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Hotchpotch seems to be turning into a revamping of the month. I don’t mind reliving this month. It had many delights.


The National Museum of Australia offered more pleasures than Songlines, Midawarr and virtual reality. Here’s a taste of a few things I saw in passing.

A 1950s picnic with a silver Holden, and a pink caravan built for promotional use in 1956, as Australians began to acquire cars, a disposable income, and leisure.

Brabham BT23A-1 Repco V8, Formula 1 racing car, designed and raced by Jack Brabham, a household name in Australia in my youth. He himself drove it to victory in 1967: since then it’s been owned, raced and crashed by a number of owners but still has the original chassis, centre body and steering shaft.

From the windows of the museum there’s a view over landscaping or the outdoor dining area, across Lake Burley Griffin, to the Captain Cook fountain.

The National Arboretum

The building itself, “elegant and light-filled”, has a high arching roof, huge windows and stone walls. Inside, the forms are inspired by leaves and trees. The timber frame uses laminated Tasmanian oak from sustainably managed plantations and contains over 3,000 unique structural members, cut to shape from computer models, test fitted in factories in Tasmania and then erected on site. So says the fact sheet. The gumnuts, tree trunk and plantation of palms are in Hotchpotch, because I can’t identify them.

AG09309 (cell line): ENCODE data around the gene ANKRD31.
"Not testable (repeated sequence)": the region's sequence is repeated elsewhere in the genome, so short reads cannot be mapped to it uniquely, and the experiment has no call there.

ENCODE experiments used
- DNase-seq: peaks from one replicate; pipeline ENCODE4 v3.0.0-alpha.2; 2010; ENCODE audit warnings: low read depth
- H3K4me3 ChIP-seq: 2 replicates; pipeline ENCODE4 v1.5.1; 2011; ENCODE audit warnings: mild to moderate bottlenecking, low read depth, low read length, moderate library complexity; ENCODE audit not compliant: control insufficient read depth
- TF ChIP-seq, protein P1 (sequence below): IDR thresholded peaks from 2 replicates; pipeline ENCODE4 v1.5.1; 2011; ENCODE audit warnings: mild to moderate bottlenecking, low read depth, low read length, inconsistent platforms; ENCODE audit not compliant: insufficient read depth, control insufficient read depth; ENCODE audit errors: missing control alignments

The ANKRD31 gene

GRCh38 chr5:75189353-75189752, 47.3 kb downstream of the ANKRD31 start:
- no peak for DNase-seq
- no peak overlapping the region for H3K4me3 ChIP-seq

University House

This is my favourite accommodation in Canberra. Not only is there a John Wolseley painting near the reception desk, but there is a waterlily pool and the ghosts of my youth. It was here I used to come to visit my friend Rosemary when she was studying and I was teaching in Temora … long, long, l o n g ago.

The beach …

… always the beach! Which needs no commentary.

Gallery Bodalla

This local gallery behind Bodalla Post Office has wonderful exhibitions, but photography isn’t encouraged. I couldn’t resist sneaking a closeup of paintwork in Justin Pearson’s work, and wish I could show you his figures, unfinished-looking but full of pure energy.


In pursuit of the falling of light I captured J’s washing baskets replete with rumpled clothes, my weekend supplies in a Carrefour bag, and the shelf for rock specimens, all enclosed in efficiently labelled zip-lock bags. Light was supposed to be a lengthy ongoing project, but it dwindled to one collage in the face of other preoccupations.

And finally, plants …

… garden flowers, staircase leaves, fallen star flowers and noble bark.